What To Look Out For When Buying A Used Car

Some of the most fun and yet most stressful times can be purchasing a used car. Some of us know what we want, while others have no clue what they are looking for. Used car sales are among some of the most profitable businesses in America, and yet many people still have no clue what to look (or listen) for. With thousands of used car lots, and the uprising of Craigslist, Auto Trader and other sell it yourself websites; there is no shortage in used vehicles. Let us go over some do's and do not's when looking at and purchasing used vehicles.

Do your research. I've found even just looking online at prices for just a couple hours a week can dramatically raise your awareness of going rates. It will by no means make you an expert, but the more you know, the better off you will be. Check prices, reviews, recalls and even where the vehicle is located. Services such as Car Fax can be helpful, but are not 100% effective against scams or dishonest people. Remember, if the person seams despite, and the price seems too good to be true, it usually is.

Don't be afraid of getting under the hood and under the vehicle. You don't necessarily need to know exactly what you're looking at, but if you have done your research on the particular vehicles you're interested in, you'll be able to ask the owner or salesman questions that might catch them off guard.

Test drives will tell you a lot, but remember, it's just a sample. Temporary band aids can hide major problems that will end up costing you more money than you might be willing to spend. Look and listen for any rattles, clunks, pinging, clanking or anything that doesn't sound like its normal. Never assume these sounds are normal. Even if the person says, its normal for this vehicle. Question it, and do more research.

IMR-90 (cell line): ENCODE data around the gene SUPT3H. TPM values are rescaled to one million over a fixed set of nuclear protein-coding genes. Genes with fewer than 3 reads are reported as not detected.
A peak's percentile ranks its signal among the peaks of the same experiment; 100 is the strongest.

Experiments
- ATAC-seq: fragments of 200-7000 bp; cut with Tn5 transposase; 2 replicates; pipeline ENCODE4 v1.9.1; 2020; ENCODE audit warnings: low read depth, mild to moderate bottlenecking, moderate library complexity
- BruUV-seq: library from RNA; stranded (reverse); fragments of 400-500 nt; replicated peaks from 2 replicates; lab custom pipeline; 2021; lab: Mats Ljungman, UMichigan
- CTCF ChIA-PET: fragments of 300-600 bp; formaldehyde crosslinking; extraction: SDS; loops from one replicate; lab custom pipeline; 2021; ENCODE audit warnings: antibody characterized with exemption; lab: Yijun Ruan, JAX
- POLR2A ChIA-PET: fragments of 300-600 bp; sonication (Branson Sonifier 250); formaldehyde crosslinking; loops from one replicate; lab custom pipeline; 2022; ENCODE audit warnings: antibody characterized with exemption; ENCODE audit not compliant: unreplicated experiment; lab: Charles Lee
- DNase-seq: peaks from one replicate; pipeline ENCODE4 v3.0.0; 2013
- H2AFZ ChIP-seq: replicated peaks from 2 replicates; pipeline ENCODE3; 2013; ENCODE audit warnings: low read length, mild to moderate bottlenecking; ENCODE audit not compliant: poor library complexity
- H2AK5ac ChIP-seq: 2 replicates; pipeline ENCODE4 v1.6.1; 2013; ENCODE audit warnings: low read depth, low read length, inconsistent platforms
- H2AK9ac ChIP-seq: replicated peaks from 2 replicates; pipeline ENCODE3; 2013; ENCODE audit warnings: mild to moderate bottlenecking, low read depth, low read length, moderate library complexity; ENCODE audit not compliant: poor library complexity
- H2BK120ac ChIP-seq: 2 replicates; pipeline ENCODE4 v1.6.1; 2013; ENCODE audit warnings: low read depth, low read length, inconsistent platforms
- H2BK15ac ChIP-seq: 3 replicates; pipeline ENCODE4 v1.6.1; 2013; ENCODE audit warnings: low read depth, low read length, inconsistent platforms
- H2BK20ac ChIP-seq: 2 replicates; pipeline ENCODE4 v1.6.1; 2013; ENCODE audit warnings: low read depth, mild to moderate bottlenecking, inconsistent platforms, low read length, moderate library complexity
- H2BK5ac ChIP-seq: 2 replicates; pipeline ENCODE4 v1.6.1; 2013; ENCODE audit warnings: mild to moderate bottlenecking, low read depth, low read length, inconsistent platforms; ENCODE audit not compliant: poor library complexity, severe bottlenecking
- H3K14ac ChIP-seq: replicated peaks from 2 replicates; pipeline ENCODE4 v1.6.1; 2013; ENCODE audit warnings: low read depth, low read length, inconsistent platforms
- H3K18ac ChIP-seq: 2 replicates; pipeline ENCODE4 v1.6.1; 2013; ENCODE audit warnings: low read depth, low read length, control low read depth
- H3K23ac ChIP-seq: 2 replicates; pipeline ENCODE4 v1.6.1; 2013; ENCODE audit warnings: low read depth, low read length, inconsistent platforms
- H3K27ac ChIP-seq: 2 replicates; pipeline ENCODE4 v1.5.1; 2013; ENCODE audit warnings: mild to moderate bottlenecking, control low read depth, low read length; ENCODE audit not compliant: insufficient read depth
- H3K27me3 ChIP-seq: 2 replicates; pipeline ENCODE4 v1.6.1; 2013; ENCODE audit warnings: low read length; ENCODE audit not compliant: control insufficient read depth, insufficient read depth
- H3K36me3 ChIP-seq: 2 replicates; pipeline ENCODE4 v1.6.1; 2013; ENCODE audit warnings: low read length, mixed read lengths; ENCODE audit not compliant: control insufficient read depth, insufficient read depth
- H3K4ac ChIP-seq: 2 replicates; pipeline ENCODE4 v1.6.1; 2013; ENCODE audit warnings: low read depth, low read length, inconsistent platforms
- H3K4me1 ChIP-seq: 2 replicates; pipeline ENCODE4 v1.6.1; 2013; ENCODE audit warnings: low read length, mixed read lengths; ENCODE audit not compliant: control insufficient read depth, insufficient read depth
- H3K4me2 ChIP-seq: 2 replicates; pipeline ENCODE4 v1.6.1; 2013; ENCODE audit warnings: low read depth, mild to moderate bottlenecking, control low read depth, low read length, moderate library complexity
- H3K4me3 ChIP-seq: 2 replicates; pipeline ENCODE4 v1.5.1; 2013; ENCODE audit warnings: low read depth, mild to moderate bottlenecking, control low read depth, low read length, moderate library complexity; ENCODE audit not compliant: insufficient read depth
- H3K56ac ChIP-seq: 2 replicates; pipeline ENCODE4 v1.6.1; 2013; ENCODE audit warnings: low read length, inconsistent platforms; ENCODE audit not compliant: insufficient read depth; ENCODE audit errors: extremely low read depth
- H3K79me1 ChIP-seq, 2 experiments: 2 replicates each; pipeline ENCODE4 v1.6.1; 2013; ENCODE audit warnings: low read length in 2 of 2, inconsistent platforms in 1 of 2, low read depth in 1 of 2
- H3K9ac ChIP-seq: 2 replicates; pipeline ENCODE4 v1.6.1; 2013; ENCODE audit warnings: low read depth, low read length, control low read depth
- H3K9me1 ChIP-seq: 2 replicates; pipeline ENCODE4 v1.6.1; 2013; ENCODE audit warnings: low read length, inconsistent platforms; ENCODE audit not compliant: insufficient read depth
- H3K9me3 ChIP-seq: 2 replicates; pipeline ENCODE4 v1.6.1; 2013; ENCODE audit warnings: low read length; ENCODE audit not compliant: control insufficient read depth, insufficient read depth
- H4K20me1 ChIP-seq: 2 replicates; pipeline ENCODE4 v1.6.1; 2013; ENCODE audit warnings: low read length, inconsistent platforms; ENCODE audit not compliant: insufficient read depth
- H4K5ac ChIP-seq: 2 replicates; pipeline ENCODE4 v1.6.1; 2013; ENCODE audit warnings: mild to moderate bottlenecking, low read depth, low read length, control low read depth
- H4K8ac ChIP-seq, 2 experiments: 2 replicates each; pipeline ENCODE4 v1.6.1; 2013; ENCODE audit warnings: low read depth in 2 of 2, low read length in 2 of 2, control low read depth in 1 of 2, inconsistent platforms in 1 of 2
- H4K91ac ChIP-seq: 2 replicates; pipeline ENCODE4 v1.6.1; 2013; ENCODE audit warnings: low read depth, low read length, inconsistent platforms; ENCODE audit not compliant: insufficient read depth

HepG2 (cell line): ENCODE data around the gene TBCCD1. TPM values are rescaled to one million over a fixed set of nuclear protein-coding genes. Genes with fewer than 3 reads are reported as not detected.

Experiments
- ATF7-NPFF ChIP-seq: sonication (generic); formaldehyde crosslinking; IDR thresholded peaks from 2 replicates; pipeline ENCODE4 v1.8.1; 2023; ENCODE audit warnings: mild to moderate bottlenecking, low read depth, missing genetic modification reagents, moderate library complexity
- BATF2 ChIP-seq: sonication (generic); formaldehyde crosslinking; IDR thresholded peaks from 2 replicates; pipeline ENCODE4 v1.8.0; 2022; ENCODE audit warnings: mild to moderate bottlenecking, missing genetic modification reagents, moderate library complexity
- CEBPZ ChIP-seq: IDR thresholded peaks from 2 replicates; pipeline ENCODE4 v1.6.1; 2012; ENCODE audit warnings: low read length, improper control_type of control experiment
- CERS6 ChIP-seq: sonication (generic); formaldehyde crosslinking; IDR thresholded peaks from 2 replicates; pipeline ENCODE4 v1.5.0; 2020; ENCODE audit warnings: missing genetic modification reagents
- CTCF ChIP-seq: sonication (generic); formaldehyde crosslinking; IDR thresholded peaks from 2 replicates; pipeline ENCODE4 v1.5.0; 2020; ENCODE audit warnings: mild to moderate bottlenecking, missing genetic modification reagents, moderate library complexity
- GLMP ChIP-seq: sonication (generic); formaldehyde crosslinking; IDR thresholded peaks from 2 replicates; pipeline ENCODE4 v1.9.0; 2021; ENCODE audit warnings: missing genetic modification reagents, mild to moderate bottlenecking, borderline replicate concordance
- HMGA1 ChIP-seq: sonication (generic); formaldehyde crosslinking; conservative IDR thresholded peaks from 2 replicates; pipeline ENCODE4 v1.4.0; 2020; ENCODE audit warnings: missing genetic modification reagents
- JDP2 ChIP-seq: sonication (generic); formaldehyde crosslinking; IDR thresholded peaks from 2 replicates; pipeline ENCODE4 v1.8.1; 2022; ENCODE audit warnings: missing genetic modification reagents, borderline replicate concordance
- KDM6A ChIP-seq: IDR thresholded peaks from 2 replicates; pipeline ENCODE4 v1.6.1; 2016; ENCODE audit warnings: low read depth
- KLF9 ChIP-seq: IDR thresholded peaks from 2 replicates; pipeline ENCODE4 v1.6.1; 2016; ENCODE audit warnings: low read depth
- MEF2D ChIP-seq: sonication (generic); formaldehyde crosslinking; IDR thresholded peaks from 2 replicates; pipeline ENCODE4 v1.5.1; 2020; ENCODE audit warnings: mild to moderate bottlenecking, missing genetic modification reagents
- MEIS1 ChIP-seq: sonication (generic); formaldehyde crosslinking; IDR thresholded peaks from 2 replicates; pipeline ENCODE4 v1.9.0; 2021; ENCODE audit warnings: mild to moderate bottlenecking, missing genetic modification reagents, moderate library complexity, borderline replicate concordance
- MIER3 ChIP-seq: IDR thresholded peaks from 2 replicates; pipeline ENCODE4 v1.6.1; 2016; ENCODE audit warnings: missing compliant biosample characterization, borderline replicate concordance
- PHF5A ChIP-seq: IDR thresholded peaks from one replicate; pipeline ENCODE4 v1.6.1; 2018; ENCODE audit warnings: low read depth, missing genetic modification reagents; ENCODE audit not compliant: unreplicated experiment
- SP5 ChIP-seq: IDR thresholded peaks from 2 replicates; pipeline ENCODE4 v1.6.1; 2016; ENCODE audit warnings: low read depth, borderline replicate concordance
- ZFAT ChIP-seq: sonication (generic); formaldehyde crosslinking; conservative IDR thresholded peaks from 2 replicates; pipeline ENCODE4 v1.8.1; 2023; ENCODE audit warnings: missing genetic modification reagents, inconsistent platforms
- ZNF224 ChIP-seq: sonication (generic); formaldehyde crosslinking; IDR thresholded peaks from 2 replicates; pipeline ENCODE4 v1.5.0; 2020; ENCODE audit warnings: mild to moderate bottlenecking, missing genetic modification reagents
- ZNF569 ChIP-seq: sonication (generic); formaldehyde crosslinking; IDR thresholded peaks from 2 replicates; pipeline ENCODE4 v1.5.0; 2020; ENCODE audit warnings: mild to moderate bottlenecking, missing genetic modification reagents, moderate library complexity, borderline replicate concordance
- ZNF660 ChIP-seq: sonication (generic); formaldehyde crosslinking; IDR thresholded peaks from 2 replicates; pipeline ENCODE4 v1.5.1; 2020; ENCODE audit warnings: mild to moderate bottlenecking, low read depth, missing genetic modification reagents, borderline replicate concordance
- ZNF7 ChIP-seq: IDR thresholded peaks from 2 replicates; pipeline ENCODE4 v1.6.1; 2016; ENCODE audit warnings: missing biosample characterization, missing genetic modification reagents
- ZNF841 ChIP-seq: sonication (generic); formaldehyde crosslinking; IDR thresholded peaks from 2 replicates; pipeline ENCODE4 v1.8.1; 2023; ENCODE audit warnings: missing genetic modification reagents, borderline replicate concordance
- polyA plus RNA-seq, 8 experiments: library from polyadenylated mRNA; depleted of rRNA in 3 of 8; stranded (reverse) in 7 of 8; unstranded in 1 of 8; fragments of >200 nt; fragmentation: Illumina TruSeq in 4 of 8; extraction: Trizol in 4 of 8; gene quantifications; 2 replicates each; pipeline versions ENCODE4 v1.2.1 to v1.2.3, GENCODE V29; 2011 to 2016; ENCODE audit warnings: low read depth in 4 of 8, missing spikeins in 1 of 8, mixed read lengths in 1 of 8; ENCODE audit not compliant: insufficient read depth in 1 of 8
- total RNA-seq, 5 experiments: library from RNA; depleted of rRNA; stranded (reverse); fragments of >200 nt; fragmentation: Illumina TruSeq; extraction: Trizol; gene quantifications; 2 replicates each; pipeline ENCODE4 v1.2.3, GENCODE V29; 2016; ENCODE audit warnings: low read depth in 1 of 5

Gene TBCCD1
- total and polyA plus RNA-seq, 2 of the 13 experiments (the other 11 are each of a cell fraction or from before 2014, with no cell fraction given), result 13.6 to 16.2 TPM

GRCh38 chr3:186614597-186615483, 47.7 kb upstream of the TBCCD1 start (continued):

Look for puddles, drips or leaks under the vehicle. Unless its snow or rain running off the side of the vehicle, there isn't a good explanation for any sort of puddle or drip under a vehicle. Again, question it, and do research.

Negotiate the price. If they disclosed or you noticed issues with the vehicle, feel free to haggle. If you did the proper research, you will have an idea of what is wrong, what it will cost and you can use that to your benefit. Don't be afraid to bring up problems you see. After all, it's you who may have to live with them.

Don't feel obligated to purchase any vehicle just because you looked at it or test drove it. There is nothing wrong with "sleeping on it". It gives you more time to do research, talk to people who have gone through the same problem, and haggle. A good used vehicle will practically sell itself, and the cream always rises to the top.

Hopefully these pointers will help in the future. The main point when dealing with used vehicles is the research. Knowledge is power folks!